• 1652 : Boston, MA became the first city in America to create a water system for use by firefighting brigades. Most of the pipes used to make this system were actually trees that were hallowed out.
  • 1804 : Philadelphia, PA became the first city in the United States to use only cast-iron pipes when it installed its water delivery system.
  • 1810 : The English Regency shower made its debut. Similar to a modern shower, the English Regency shower sprayed water through a nozzle onto a bather’s shoulders.
  • 1829 : Boston, MA is again at the forefront of plumbing advancements when the Tremont Hotel becomes the first hostelry to offer indoor plumbing to its guests.
  • 1833 : Indoor plumbing is installed on the first floor of the White House, 20 years before plumbing is installed upstairs.
  • 1848 : England passed the National Public Health Act, which is eventually adopted as the model for plumbing codes by countries throughout the world.
  • 1855 : Chicago, IL becomes the first big city in America to install a wide-ranging sewer system.
  • 1860 : Louis Pasteur, the “Father of Microbiology,” discovers the definitive link between bacteria and disease, six years after a cholera outbreak stemming from a contaminated well occurred in England. Pasteur’s discovery underscores the need for indoor running water and homes start to be built with large, permanent cast-iron sinks as a result.
  • 1868 : New York established the New York Metropolitan Board of Health in response to public outcry for a study of the outbreak and rapid spread of disease. The state agency confirms that a link between contaminated water and the spread of disease exists, which leads to the development of “modern” plumbing and sanitation guidelines.
  • 1869 : Chicago, IL is at the leading edge of plumbing innovation once again when the municipality installs the first city water tower.
  • 1870 : Water heaters were installed in private homes for the first time beginning in 1870.
  • 1874 : The Venting Theory, which dictates that air pressure will remain the same if a drain’s vent pipe is attached at the trap outlet, is proven correct.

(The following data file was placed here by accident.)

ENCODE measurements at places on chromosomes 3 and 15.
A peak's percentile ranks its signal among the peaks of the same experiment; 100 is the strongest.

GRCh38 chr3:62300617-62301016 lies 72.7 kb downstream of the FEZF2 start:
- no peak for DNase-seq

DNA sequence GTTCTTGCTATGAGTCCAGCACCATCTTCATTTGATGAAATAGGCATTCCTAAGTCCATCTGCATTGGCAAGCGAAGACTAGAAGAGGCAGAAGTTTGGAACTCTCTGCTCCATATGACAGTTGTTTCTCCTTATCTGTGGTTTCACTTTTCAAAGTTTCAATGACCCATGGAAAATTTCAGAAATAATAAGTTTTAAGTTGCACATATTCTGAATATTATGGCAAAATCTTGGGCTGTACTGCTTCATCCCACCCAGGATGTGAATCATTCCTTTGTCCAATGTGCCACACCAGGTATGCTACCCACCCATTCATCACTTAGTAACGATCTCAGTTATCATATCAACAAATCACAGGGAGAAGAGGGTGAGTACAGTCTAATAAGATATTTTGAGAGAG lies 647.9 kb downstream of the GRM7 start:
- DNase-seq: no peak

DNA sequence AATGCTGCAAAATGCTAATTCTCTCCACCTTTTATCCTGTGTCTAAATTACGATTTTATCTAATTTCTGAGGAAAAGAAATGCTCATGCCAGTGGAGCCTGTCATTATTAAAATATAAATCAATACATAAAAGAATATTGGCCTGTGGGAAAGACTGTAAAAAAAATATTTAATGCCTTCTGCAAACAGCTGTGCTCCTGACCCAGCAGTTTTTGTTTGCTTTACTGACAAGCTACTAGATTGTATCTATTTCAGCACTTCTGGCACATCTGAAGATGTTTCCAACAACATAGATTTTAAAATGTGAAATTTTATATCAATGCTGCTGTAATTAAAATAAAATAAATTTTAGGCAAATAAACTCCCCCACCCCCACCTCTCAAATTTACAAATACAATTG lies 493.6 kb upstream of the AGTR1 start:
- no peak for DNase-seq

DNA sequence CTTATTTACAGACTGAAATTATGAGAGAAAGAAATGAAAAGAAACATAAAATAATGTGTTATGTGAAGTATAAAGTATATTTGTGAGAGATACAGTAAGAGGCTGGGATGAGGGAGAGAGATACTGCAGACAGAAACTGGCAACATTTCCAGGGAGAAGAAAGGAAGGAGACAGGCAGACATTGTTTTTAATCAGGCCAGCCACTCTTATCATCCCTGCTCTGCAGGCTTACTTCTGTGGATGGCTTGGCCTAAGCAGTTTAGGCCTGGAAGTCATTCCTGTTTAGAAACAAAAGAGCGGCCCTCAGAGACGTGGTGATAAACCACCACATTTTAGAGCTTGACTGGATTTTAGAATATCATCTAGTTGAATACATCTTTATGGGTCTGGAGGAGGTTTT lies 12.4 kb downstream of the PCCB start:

• 1883 : The first meeting of the National Association of Master Plumbers takes place. The organization would eventually evolve into today’s National Association of Plumbing, Heating, Cooling Contractors, or the PHCC.
  • 1890 : Robert Manning comes up with the Manning Formula, a calculation that enables plumbers and engineers to determine the flow of liquids in sloped drains. This is the same year that Massachusetts installed the nation’s first drinking water treatment systems to minimize bacterial contamination and the amount of sediment in drinking water.
  • 1891 : Thomas Crapper patented his valve-and-siphon setup, revising the modern flushing toilet. The business owner’s name would eventually become a euphemism for the word “toilet.” US servicemen who’d seen the name of his company, Thomas Crapper & Co., on toilets in Europe during WWI used “crapper” to refer to toilets after they returned from the battle lines and it caught on with the American public as time went by.
  • 1906 : Willian Sloan invents the flushometer valve, which uses water pressure instead of gravity to discharge water to flush waste from toilets and urinals.
  • 1910 : Toilets are designed to have a closed toilet tank and bowl instead of the previously used elevated water tanks.
  • 1920s : Water closets with toilets that have water tanks appear on the market. The amount of water used to flush waste is reduced by 30-50 percent per flush compared to the amount of water needed per flush in previous toilet designs as a result.
  • 1921 : President Warren Harding appoints Herbert Hoover as the Secretary of Commerce. Hoover established the Materials and Structures division of the National Bureau of Standards, which has become today’s National Institute of Standards and Technology.